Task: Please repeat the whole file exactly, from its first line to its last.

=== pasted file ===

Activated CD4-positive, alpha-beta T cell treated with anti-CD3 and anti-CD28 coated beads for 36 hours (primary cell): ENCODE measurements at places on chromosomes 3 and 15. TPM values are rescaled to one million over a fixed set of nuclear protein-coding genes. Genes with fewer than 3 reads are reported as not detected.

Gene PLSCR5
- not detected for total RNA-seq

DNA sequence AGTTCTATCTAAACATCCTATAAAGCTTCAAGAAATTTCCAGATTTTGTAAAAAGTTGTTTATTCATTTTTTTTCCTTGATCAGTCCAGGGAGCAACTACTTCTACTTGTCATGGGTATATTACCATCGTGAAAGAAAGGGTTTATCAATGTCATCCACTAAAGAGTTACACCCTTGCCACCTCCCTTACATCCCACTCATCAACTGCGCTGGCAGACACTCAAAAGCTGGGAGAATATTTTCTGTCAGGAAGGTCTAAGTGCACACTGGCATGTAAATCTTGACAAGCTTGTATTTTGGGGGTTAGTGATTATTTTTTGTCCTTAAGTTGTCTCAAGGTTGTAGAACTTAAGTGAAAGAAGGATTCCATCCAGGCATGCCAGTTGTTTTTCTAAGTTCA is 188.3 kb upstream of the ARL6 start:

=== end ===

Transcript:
Activated CD4-positive, alpha-beta T cell treated with anti-CD3 and anti-CD28 coated beads for 36 hours (primary cell): ENCODE measurements at places on chromosomes 3 and 15. TPM values are rescaled to one million over a fixed set of nuclear protein-coding genes. Genes with fewer than 3 reads are reported as not detected.

Gene PLSCR5
- not detected for total RNA-seq

DNA sequence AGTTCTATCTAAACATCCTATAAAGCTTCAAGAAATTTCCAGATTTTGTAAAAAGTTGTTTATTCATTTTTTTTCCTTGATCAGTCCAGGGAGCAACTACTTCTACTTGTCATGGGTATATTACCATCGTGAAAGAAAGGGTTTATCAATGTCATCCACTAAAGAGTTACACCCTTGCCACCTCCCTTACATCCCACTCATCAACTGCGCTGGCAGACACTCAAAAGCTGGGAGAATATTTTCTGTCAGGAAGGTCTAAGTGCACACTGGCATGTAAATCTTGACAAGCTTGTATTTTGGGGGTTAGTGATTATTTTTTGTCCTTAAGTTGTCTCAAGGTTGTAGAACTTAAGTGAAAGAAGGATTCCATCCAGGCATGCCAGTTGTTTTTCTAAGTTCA is 188.3 kb upstream of the ARL6 start: